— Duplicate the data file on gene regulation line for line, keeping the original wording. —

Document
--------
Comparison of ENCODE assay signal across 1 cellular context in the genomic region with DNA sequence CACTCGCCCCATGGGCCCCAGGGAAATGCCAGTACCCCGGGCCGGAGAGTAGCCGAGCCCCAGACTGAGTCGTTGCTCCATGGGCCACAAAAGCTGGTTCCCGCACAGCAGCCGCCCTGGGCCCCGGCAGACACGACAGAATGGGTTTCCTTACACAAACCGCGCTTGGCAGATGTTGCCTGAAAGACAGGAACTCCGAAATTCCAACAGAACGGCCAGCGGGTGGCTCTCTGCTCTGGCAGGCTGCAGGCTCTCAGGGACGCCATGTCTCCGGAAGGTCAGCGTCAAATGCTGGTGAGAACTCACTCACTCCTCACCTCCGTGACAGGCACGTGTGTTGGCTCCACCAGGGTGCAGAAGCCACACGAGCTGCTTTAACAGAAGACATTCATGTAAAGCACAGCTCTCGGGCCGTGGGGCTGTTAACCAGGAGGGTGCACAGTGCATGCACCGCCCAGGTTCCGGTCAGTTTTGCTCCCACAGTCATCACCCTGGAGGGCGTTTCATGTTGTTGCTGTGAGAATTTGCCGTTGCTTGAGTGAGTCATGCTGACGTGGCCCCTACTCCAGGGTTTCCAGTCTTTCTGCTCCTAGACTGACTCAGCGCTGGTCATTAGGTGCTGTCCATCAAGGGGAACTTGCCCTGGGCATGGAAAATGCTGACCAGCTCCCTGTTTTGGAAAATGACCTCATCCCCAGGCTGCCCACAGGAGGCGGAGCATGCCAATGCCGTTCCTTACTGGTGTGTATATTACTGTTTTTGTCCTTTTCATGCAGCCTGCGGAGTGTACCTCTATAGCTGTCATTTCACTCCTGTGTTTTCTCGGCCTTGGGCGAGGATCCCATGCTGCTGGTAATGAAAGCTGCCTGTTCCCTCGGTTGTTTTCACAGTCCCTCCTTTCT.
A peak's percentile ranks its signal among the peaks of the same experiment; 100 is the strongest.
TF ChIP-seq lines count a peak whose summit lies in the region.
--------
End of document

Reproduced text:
Comparison of ENCODE assay signal across 1 cellular context in the genomic region with DNA sequence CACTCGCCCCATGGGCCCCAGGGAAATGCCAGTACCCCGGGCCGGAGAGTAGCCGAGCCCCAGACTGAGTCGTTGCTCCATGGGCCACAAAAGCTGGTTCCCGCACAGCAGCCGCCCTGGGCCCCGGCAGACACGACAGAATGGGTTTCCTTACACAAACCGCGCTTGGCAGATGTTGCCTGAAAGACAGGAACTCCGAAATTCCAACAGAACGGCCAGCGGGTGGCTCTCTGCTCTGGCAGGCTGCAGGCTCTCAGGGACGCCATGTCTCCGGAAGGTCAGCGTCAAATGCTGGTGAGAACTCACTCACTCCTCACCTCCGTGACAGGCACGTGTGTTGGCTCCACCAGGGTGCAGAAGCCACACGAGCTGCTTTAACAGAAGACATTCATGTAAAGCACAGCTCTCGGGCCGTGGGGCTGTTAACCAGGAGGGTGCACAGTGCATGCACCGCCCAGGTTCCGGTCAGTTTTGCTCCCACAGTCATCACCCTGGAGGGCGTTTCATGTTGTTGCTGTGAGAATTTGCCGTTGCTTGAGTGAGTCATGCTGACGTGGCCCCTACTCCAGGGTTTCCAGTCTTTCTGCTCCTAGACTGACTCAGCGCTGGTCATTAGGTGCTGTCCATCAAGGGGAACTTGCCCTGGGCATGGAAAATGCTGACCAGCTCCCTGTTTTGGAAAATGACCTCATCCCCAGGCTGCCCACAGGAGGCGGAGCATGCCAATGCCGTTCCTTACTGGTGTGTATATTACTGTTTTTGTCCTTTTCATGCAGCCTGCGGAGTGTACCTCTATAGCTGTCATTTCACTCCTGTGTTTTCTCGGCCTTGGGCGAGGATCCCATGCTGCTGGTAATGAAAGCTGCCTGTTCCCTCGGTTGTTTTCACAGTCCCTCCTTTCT.
A peak's percentile ranks its signal among the peaks of the same experiment; 100 is the strongest.
TF ChIP-seq lines count a peak whose summit lies in the region.